Amber knows what it’s like to be noticed for all the wrong reasons. From her golden (literally) skin to her freakish ability to sense others’ feelings, she can’t help but stand out in a crowd. Amber is a member of an emerging super-human group referred to as Maliens, and the rest of humanity isn’t adjusting to them as well as Amber could hope. A highly vocal anti-Malien group calling itself RAMM promotes Malien oppression, even going so far as to reach out to Amber’s school principal.
As events escalate, and riots and attacks on Malien citizens increase, Amber’s fury blazes. She’s out to fight fire with fire, and she and her friends form their own pro-Malien group. Support for Amber’s group swells, and a popular band and a spokesman for the Malien cause rally to help Amber and her friends.
Well, most of her friends. Amber thinks she is just beginning to really see beneath Cam’s withdrawn exterior, but while she senses his interest, a growing frustration colors his feelings for her. Amber fights to keep her Malien cause front and center but welcomes Cam into the spotlight with her. The only problem is, that doesn’t seem like where Cam wants to be. Could he be the wrong guy for her? Maybe despite her elusive distrust for him, the dashing Malien hero Jonny Marino is more Amber’s speed after all.
Amber struggles to piece together where she belongs and her passion for her people, but everything changes when she suffers a personal attack. And as the political climate continues to heat, she will learn that not all those she counts as friends truly deserve the title.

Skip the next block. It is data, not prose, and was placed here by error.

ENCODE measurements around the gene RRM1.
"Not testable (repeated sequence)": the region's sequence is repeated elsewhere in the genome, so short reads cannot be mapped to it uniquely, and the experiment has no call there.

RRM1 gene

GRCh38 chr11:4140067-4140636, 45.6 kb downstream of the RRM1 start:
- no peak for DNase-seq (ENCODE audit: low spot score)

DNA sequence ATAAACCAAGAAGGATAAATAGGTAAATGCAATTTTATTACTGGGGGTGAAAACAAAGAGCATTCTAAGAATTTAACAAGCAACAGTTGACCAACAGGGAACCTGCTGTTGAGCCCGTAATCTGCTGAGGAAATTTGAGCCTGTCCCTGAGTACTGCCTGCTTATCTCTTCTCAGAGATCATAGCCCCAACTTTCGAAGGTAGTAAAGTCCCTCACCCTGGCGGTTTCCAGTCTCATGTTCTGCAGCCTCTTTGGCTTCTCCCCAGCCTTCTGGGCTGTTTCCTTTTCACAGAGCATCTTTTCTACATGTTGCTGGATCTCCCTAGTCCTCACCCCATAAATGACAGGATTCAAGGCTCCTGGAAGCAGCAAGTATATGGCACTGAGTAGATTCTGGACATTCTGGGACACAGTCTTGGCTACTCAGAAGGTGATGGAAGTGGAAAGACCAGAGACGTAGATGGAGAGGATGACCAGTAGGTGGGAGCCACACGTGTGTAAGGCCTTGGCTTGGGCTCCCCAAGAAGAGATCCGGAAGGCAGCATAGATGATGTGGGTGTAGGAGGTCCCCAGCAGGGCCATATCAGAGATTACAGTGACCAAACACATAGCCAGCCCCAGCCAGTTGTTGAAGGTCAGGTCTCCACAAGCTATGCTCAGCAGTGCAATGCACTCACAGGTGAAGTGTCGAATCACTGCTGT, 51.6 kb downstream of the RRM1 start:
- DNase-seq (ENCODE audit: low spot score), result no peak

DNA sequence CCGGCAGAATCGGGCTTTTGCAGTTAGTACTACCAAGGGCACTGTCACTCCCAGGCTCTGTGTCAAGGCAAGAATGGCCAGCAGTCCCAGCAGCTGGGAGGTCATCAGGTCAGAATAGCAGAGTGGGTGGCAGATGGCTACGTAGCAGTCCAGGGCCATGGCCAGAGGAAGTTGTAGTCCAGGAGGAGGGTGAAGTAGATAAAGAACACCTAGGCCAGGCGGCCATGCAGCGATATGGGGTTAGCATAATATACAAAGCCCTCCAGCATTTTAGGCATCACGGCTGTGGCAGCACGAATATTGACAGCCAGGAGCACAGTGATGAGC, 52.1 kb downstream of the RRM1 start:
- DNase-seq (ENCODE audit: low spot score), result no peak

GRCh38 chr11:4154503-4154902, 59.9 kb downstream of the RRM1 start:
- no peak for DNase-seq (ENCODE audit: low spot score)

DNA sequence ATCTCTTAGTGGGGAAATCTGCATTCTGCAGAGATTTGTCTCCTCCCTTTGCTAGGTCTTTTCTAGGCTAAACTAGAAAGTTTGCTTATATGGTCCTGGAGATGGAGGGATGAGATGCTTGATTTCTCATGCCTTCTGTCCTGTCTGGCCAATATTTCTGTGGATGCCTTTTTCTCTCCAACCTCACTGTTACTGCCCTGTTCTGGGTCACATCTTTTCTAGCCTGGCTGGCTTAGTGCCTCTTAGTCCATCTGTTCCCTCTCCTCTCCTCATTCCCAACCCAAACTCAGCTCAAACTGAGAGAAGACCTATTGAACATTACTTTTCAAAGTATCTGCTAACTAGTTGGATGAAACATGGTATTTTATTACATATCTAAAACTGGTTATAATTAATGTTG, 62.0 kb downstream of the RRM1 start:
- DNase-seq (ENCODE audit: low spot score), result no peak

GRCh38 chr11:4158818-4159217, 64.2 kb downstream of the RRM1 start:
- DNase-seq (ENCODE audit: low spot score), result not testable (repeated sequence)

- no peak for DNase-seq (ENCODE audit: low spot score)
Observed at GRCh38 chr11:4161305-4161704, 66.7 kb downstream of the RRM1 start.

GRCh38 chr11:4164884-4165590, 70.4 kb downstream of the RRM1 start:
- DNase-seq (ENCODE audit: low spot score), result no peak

Told as a series of journal entries peppered with emails, receipts, and other various paraphernalia, Spitzley brings readers a story of racism and explores issues of basic human rights through the voice of a passionate, intelligent young girl who bears the difficult burden of sensing the emotions of those around her. The clever pairing of skin tone and ability set this story apart from some of the other classic “super-human” tales and heightens its focus on civil rights and social issues. While readers may tire of the repetitive phrasing used to describe the ever-present emotions swirling through those around Amber, Spitzley reveals both the joys and traumas of having a constant window into the feelings of others in proximity. At first Amber appears to be a headstrong, sometimes rebellious teen, but through her pursuit of her cause, she learns that responsibility comes with leadership and grownups aren’t always the dopes they seemed to be.
Kissing/Making out. In a couple of scenes, girls are attacked and fondled briefly. In one instance, a few graphic details are given. Some of Amber’s friends and schoolmates make sexual comments about her or each other.
The spiritual ramifications of humanity’s possible evolution are not deeply explored.
Amber lives in a world which terrorizes its Malian citizens. While few scenes provide details, we know attacks on Malian people are common, providing a means for the exploration of civil rights and equality issues.
Some teens drink alcohol at parties or at school. Amber condemns this behavior, though she doesn’t openly confront it until late in the story.